West Tisbury selectmen hear appeal to protect swans

Swans, an invasive species, have become a part of the Mill Pond landscape. — Photo by Michael Cummo

West Tisbury animal control officer Joan Jenkinson asked selectmen last week for their support to put a gate and fencing between the Mill Pond shoreline at the entrance of the Allen M. Look Memorial Park and the old police station building on the West Tisbury-Edgartown Road to protect wandering swans that have taken up residence at the pond.

Well-known for her tender and caring attention to all animals and wildlife, Ms. Jenkinson regularly feeds the swans and ducks that congregate on the scenic pond. In general, wildlife officials discourage feeding waterfowl for the dependency it creates on human handouts.

Ms. Jenkinson told selectmen last Wednesday that the gate would help keep swans and ducks from wandering out onto the road but also allow access for visitors.  “Now that the police station isn’t there, cars go faster than they ever did,” she said. “I would like some support on this because I and the police have had to pick up dead swans and dead ducks.”

Ms. Jenkinson is primarily concerned about one young swan, which she named Rocky, that is recovering from the bite of a snapping turtle. She took the swan to a veterinarian for surgery in August.  “I don’t want him going out into the road,” she said. “He is like a baby. He will fly away some day. I’m there twice a day and he waits for me right by the road.”

Ms. Jenkinson said that she and her husband, Pat, would pay for the materials and that Pat has volunteered to do the work.

Selectman Cynthia Mitchell and Jeffrey “Skipper” Manter agreed that ducks on the road are sometimes a problem. Mr. Manter said the town should pay for the gate, not the Jenkinsons. Selectman Richard Knabel said that he would not want a gate to keep people from using the park.

Selectmen said the gate proposal should be brought up before the Conservation Commission and the Historic District Commission before a decision is made.

Live pond

Ms. Jenkinson told The Times in a phone conversation that she feeds the swans and ducks that congregate on the pond at least twice a day, and that she is sometimes at the pond four times a day to check on Rocky. Volunteers fill in for her when she is away.

Although the waterfowl come to the edge of the pond when they see her car, she does not think she contributes to the traffic mortality problem. “The ducks would cross the road anyway to get to the Mill stream and Tisbury Great Pond,” she said.

Ms. Jenkinson said the feedings contribute to the scenic nature of the pond, which is created by a dam.  “If I didn’t feed them the swans wouldn’t be there,” she said. “We would have a dead pond. This is the entry point for the town. We don’t want a dead pond.”

She said she did not think the risk of wildlife dependency was an issue because she does not feed the waterfowl everything they need and they are still wild.

Ms. Mitchell told The Times that selectmen have not discussed the issue of feeding the ducks and swans at Mill Pond. “I have not given it any thought, not that it shouldn’t be discussed, necessarily,” she said. “The general sentiment is that it is kind of nice that Joan is doing it. No one in recent memory has ever objected to it. Not that there aren’t objections to be made.”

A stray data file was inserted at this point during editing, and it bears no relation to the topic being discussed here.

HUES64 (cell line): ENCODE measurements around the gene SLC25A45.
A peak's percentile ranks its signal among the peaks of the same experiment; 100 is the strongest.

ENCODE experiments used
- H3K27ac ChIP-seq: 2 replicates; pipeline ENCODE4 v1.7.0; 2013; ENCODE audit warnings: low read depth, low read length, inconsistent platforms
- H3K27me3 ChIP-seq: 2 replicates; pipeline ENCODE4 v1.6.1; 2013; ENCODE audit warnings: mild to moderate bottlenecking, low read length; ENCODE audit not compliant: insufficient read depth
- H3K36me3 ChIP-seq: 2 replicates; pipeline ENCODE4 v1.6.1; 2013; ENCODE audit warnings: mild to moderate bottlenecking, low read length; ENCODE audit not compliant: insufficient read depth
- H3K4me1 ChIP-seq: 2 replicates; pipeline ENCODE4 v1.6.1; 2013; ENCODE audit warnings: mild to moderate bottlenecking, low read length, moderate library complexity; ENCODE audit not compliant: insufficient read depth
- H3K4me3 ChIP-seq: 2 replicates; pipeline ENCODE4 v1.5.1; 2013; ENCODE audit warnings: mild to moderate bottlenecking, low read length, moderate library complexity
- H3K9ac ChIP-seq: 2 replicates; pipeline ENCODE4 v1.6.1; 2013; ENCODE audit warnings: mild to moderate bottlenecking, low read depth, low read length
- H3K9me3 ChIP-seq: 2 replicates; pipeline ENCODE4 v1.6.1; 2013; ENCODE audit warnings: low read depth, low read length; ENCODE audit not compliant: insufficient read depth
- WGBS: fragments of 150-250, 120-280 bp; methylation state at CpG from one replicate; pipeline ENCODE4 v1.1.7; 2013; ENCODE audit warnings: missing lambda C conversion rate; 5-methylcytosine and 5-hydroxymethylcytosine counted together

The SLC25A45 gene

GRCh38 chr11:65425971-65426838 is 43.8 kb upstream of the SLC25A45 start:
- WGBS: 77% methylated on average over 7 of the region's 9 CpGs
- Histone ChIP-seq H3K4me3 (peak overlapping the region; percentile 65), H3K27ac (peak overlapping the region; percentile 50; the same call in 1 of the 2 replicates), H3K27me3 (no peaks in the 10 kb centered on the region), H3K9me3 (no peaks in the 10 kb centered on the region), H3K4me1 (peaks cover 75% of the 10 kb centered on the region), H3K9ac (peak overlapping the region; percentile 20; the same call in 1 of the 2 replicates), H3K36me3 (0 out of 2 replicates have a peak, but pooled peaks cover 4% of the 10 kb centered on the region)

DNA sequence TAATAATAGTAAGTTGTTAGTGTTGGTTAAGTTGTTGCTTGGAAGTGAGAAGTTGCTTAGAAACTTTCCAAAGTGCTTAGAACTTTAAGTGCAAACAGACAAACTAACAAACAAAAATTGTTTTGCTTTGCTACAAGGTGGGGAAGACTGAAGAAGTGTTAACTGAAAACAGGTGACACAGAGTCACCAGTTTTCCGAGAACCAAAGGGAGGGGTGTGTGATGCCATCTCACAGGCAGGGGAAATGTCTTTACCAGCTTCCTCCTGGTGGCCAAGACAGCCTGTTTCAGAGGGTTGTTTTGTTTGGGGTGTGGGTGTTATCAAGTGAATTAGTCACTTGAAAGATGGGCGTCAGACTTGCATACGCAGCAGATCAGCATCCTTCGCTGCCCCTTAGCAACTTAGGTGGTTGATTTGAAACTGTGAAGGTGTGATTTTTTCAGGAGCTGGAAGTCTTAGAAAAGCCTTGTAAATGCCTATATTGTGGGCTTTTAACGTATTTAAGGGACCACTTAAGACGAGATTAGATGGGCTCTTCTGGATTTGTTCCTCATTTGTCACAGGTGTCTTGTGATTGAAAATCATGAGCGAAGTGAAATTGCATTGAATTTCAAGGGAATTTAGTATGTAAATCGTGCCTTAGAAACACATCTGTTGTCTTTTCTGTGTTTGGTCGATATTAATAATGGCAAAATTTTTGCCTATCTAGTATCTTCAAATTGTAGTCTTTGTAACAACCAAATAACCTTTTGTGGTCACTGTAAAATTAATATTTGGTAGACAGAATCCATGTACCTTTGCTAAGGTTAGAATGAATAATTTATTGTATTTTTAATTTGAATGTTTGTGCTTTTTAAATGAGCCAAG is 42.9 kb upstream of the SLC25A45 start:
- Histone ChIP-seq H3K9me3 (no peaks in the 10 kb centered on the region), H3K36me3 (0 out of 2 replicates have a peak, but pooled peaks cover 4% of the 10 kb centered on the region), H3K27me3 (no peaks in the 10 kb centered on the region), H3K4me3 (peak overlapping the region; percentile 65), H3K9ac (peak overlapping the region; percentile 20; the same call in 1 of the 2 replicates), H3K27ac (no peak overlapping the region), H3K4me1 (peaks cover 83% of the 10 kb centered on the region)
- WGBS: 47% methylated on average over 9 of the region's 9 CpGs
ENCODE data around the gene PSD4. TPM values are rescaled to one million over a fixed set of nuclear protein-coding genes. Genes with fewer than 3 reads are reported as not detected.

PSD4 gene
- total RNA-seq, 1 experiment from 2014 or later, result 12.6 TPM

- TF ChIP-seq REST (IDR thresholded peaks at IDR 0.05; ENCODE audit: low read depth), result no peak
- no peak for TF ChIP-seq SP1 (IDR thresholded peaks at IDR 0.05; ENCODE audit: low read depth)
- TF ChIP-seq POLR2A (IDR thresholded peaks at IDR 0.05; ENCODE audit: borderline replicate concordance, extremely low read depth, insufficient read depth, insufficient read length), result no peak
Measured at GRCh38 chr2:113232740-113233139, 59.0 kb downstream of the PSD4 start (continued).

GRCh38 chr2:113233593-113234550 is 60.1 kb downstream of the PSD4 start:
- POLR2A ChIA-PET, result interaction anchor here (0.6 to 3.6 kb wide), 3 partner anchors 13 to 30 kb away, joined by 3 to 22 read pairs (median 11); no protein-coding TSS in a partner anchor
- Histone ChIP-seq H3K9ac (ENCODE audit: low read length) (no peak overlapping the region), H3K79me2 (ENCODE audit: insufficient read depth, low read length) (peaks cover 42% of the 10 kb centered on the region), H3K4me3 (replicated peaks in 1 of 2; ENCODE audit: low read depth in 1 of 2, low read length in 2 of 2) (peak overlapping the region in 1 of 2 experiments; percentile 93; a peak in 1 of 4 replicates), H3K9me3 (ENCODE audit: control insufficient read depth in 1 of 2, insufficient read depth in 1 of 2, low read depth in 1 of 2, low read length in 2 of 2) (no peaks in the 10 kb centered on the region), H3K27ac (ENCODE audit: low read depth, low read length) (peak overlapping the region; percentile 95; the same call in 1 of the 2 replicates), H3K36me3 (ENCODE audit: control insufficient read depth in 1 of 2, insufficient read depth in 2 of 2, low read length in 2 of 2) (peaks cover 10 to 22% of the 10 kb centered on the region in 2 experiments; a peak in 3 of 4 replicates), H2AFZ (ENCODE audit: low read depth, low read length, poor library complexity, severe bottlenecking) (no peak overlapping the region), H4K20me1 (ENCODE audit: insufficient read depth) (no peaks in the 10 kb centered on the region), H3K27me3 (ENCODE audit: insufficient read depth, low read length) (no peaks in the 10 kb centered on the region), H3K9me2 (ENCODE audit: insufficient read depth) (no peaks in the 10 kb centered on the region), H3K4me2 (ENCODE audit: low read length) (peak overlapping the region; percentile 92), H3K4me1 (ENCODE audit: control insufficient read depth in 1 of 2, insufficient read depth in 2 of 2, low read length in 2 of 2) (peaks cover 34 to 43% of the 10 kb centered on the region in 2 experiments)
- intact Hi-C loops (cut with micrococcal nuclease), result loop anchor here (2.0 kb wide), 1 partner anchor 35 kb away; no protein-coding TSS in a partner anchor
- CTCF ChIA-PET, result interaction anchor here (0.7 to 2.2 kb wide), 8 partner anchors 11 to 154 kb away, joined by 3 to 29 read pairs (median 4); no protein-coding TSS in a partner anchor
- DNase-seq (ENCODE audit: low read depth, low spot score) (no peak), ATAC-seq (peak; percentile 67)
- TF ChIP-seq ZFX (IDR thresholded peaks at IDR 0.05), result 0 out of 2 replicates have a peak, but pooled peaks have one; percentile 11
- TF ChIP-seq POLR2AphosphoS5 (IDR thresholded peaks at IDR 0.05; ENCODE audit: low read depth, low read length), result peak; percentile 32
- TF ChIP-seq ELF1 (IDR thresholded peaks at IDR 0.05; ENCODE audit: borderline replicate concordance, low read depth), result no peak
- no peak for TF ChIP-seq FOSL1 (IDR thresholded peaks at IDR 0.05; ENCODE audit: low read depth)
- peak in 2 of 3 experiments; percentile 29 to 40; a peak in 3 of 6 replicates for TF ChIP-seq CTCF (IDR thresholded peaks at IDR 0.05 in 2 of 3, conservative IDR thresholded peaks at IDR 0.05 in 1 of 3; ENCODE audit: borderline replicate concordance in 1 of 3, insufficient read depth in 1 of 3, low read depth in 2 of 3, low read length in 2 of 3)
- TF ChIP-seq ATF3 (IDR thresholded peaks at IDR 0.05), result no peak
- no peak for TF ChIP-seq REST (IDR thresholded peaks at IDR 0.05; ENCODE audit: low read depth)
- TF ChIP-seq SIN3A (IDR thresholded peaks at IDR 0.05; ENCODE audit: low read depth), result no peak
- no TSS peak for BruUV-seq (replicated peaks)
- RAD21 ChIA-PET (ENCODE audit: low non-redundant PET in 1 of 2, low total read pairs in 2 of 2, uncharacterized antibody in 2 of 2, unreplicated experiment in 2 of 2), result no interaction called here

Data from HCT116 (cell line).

Ms. Mitchell said that the selectmen do not consider the feedings to be part of her job. “She and her husband, Pat, have gone over and beyond her job, especially taking care of the injured swan. It is a kind and wonderful thing. Her love of animals is one of the things that distinguishes her as an animal control officer.”

Misguided compassion

Birder and naturalist Matthew Pelikan, who writes a regular column for The Times about Island ecology, said the swans that have become a fixture of the Mill Pond landscape are mute swans, an introduced, non-native, species that competes very aggressively against native waterfowl for nesting real estate.

“Swans also feed heavily on submerged vegetation,” he said in an email to The Times. “Between their size and their long necks, which mean they eat a lot and can feed in deep water, they can damage populations of underwater plants, create opportunities for undesirable plant species to get established, and contribute to problems such as fecal contamination and loss of water clarity due to suspended sediment.”

Mr. Pelikan said that actively encouraging the local swan population “doesn’t make much sense ecologically.” He pointed out that many states and municipalities in the Northeast are taking measures to control mute swan populations. “In particular, given the evident concern in West Tisbury about the health of the Mill Pond, encouraging a mute swan population there is a puzzling course of action,” he said.

Mr. Pelikan said feeding waterfowl, a practice banned in neighboring Rhode Island, “accustoms the birds to viewing humans as a resource, which can lead to problematic behavior such as aggression toward humans and it encourages the waterfowl to congregate at much higher density than they normally would, and in different places, altering their social interactions, facilitating the spread of disease, and increasing their local impact on vegetation.”

Decisions like the those concerning the Mill Pond are made often on an emotional rather than a rational basis, Mr. Pelikan said, adding that while he respects the compassion that is behind efforts to protect one swan, encouraging the persistence of swans around the pond is “a misguided approach.”